Cote d’Ivoire’s weekend presidential poll won praise from observers as being peaceful and fair but saw the opposition contest turnout figures as the west African nation tries to overcome a history of electoral violence.
A reasonable turnout is crucial for incumbent President Alassane Ouattara to claim legitimacy for the vote he is tipped to win, and his administration had stressed his mandate would be contingent on a healthy rate of participation.
While first estimates from the electoral commission put turnout at “around 60 per cent”, a civil society platform placed it a touch lower, at 53 per cent.
However the CNC opposition coalition, which represents two presidential candidates, put the figure at less than 20 per cent, calling the vote a “parody” and the official projection “unrealistic”.
Observers were expecting lower participation than when Mr Ouattara won the last presidential vote in 2010, with some of the opposition calling for a boycott and three leading contenders pulling out.
Ouatarra spokesman Joel N’Guessan hit back at the opposition claims, saying their behaviour was “neither dignified nor responsible” and calling them sore losers.
“There is no way that the provisional or final results... will be called into question in an irresponsible manner or above all without proof,” he added.
In 2010 turnout was sky-high, as the election had been postponed six times and the country was split in two. It was followed by months of violence in which some 3,000 people were killed.
By contrast on Sunday, though many polling stations opened late due to the delayed arrival of material and many computer tablets used to check voter IDs failed to work, no major problems were reported and observers generally deemed the vote fair.
“The election will reflect the will of the people of Cote d’Ivoire,” said former Nigerian president Olusegun Obasanjo, who headed an observer team from the Economic Community of West African States (ECOWAS).
Kouadio Konan Bertin, one of the principal opposition candidates, conceded defeat on Monday and congratulated Ouattara on his presumed victory.
“With regard to the results in our possession, it seems clear that candidate Alassane Ouattara is on course to obtain a majority... I would like to offer him my congratulations,” he said.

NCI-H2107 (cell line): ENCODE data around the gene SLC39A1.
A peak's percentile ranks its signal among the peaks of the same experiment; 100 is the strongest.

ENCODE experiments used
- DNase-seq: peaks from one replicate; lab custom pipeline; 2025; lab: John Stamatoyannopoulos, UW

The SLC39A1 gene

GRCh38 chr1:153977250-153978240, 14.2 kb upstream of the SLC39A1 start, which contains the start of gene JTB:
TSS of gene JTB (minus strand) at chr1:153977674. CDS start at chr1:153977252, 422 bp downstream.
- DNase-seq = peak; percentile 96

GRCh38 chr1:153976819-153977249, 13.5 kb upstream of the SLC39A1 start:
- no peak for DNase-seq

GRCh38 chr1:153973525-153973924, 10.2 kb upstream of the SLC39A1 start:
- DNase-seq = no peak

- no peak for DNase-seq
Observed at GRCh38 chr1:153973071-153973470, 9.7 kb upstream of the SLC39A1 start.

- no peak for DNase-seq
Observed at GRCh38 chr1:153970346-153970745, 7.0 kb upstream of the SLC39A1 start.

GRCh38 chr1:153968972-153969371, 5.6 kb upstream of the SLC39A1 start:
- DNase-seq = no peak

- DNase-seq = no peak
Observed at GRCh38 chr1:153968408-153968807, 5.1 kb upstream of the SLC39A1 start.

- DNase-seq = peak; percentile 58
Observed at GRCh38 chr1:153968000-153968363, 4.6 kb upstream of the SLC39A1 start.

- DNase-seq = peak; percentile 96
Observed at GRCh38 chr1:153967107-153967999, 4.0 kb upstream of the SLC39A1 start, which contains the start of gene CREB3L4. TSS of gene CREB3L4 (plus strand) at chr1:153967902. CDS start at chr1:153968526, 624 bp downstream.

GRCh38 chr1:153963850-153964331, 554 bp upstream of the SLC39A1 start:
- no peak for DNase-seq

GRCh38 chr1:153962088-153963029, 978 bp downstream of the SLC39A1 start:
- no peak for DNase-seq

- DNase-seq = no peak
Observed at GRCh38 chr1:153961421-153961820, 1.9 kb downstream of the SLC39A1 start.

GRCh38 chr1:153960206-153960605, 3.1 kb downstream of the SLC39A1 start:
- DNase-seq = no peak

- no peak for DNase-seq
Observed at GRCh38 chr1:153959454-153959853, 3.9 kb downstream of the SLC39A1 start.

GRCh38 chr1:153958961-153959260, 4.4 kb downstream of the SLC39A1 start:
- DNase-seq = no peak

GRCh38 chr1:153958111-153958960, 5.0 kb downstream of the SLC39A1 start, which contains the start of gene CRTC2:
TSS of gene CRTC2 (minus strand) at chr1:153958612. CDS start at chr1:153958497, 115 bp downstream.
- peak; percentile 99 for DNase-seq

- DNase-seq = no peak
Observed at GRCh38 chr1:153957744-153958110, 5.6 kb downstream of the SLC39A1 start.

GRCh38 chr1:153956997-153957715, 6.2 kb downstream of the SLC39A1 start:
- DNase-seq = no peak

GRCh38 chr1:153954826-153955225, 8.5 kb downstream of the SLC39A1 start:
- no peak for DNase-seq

African Union observers agreed that the election was properly run.
“From what we’ve seen, I believe we can, without the risk of making a mistake, conclude that it was well organised, that it was transparent,” said Aminata Toure, the former Senegalese premier who headed the AU observer mission.
The United States embassy in Abidjan issued a statement congratulating the Ivorian people on a vote that appeared to have been “peaceful, transparent, credible, and inclusive”.
“We expect the results of the first round, when announced, will be accepted by all who contested the election,” the embassy said, adding that the election was a “great achievement” for the Ivorians.
Results in the world’s top cocoa producer are expected to be announced Tuesday.
The 2010-2011 crisis, which pitted Ouattara against former strongman Laurent Gbagbo, was the bloody epilogue to a decade of upheaval that had split the country between a rebel-held north and a loyalist south.
Violence erupted after the last vote when then president Gbagbo refused to concede defeat to Ouattara, the declared winner.
A peaceful and credible election this time round was seen as crucial to help the west African nation recover its former status as a beacon of progress and prosperity in the region.
With the country now riding high on an economic boom and growth at around nine percent, Ouattara is hoping for a first-round victory over his six challengers.
A prominent economist and former deputy head of the International Monetary Fund, 73-year-old Ouattara campaigned on having turned around the economy and assured stability after years of turmoil in the former French colony of 23 million.
Gbagbo is now in a Dutch jail awaiting trial next month for crimes against humanity at the International Criminal Court in The Hague.
Ouattara’s main challenger was former prime minister Pascal Affi N’Guessan, who ran on behalf of Gbagbo’s party, the Ivorian Popular Front.